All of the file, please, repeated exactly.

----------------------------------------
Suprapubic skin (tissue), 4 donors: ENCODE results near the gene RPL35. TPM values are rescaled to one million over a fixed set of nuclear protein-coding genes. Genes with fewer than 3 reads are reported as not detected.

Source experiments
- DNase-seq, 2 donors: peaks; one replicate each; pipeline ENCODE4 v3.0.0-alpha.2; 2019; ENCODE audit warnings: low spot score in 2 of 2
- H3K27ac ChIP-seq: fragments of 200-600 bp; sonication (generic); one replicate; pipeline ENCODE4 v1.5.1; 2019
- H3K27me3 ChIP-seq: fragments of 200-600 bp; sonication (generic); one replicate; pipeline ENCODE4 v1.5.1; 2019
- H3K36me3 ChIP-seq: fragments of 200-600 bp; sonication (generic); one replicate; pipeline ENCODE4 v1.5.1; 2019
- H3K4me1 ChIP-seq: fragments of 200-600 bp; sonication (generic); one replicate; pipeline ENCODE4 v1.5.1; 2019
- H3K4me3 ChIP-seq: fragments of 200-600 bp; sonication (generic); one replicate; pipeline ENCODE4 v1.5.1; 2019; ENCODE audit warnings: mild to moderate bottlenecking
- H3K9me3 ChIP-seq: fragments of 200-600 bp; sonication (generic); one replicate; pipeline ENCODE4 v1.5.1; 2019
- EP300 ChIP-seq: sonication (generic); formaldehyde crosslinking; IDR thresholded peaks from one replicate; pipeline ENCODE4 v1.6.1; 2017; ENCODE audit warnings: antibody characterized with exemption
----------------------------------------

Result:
Suprapubic skin (tissue), 4 donors: ENCODE results near the gene RPL35. TPM values are rescaled to one million over a fixed set of nuclear protein-coding genes. Genes with fewer than 3 reads are reported as not detected.

Source experiments
- DNase-seq, 2 donors: peaks; one replicate each; pipeline ENCODE4 v3.0.0-alpha.2; 2019; ENCODE audit warnings: low spot score in 2 of 2
- H3K27ac ChIP-seq: fragments of 200-600 bp; sonication (generic); one replicate; pipeline ENCODE4 v1.5.1; 2019
- H3K27me3 ChIP-seq: fragments of 200-600 bp; sonication (generic); one replicate; pipeline ENCODE4 v1.5.1; 2019
- H3K36me3 ChIP-seq: fragments of 200-600 bp; sonication (generic); one replicate; pipeline ENCODE4 v1.5.1; 2019
- H3K4me1 ChIP-seq: fragments of 200-600 bp; sonication (generic); one replicate; pipeline ENCODE4 v1.5.1; 2019
- H3K4me3 ChIP-seq: fragments of 200-600 bp; sonication (generic); one replicate; pipeline ENCODE4 v1.5.1; 2019; ENCODE audit warnings: mild to moderate bottlenecking
- H3K9me3 ChIP-seq: fragments of 200-600 bp; sonication (generic); one replicate; pipeline ENCODE4 v1.5.1; 2019
- EP300 ChIP-seq: sonication (generic); formaldehyde crosslinking; IDR thresholded peaks from one replicate; pipeline ENCODE4 v1.6.1; 2017; ENCODE audit warnings: antibody characterized with exemption